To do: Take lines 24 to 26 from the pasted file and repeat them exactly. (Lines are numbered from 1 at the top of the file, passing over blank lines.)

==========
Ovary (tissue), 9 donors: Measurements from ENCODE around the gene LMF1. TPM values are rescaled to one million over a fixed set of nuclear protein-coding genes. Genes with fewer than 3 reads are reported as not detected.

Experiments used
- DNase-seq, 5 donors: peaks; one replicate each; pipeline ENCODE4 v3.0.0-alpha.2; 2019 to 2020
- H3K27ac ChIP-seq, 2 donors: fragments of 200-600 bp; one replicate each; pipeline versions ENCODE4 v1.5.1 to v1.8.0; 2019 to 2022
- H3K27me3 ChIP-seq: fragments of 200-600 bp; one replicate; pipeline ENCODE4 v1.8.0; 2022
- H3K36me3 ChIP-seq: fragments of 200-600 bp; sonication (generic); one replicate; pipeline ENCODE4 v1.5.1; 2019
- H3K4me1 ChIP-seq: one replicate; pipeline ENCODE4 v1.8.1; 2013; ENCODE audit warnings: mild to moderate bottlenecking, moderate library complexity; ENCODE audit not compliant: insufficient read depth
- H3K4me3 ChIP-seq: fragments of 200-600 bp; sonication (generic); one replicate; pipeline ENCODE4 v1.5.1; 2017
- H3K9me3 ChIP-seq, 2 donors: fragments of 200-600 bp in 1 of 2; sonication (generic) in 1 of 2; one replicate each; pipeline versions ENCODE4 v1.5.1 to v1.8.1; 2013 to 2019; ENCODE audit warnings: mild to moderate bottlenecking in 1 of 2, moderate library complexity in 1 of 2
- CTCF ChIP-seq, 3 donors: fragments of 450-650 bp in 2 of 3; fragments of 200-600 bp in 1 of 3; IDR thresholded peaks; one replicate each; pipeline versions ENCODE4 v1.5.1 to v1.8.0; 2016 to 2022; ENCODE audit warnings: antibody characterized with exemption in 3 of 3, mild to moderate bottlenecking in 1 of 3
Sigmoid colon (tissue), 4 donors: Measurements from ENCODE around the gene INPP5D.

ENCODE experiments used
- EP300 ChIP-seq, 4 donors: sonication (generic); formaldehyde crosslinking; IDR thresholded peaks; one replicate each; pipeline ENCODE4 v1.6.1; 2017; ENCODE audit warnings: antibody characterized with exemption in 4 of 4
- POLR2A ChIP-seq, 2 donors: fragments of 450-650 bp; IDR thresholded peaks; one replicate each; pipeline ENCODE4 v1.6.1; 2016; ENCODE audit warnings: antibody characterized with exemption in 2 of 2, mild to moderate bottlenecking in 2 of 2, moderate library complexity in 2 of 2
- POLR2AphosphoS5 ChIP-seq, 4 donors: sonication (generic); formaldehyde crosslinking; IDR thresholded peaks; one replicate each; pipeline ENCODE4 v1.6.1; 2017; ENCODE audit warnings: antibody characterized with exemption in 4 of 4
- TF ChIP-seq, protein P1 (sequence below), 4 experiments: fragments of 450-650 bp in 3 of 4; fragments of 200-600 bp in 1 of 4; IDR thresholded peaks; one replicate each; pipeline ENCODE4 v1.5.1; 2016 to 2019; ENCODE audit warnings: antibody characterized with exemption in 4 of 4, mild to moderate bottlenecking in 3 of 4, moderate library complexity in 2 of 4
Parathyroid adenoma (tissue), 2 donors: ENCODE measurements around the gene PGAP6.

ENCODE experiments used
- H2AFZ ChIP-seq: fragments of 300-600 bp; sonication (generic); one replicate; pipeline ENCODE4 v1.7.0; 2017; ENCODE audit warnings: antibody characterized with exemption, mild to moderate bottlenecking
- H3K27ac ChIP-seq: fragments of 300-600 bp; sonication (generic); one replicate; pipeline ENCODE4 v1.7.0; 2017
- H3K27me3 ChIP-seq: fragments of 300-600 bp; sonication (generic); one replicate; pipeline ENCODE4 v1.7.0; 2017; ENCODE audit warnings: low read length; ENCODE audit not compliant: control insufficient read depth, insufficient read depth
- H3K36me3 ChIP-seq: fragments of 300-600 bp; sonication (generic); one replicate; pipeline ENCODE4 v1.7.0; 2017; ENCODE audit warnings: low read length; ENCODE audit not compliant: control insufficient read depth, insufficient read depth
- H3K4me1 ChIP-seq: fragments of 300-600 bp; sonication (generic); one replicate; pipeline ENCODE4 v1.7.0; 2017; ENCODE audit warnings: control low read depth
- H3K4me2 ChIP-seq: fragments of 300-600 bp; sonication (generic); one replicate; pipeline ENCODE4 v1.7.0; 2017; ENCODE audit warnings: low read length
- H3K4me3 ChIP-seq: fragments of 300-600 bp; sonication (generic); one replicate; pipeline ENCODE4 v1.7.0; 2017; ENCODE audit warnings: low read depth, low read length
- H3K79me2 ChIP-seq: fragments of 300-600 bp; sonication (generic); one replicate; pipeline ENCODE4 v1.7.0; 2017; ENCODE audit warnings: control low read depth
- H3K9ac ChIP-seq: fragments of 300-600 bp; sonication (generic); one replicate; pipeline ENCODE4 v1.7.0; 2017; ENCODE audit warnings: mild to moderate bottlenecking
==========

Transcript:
- H3K4me2 ChIP-seq: fragments of 300-600 bp; sonication (generic); one replicate; pipeline ENCODE4 v1.7.0; 2017; ENCODE audit warnings: low read length
- H3K4me3 ChIP-seq: fragments of 300-600 bp; sonication (generic); one replicate; pipeline ENCODE4 v1.7.0; 2017; ENCODE audit warnings: low read depth, low read length
- H3K79me2 ChIP-seq: fragments of 300-600 bp; sonication (generic); one replicate; pipeline ENCODE4 v1.7.0; 2017; ENCODE audit warnings: control low read depth